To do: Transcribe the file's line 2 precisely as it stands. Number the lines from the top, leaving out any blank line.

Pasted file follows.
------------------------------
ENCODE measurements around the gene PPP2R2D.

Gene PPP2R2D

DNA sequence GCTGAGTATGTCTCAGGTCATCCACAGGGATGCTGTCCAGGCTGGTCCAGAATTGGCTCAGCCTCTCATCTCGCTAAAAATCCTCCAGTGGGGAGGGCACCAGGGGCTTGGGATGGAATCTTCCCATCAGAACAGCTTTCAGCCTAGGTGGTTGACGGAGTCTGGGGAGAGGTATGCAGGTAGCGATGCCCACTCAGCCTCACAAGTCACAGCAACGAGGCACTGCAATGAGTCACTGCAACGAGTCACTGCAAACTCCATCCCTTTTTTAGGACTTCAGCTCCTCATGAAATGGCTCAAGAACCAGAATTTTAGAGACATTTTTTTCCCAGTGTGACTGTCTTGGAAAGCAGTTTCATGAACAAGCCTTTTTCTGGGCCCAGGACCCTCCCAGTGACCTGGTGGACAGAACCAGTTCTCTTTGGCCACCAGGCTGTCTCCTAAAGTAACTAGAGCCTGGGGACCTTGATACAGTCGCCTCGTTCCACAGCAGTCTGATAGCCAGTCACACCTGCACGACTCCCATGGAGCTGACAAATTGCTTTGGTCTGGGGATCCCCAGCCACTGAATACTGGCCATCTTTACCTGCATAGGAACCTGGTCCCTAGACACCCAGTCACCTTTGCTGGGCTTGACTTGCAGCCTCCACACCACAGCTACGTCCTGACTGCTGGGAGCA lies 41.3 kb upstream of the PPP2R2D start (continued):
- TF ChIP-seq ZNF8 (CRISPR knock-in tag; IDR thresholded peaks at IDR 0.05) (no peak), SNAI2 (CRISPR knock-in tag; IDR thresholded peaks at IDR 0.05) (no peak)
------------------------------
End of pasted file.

Gene PPP2R2D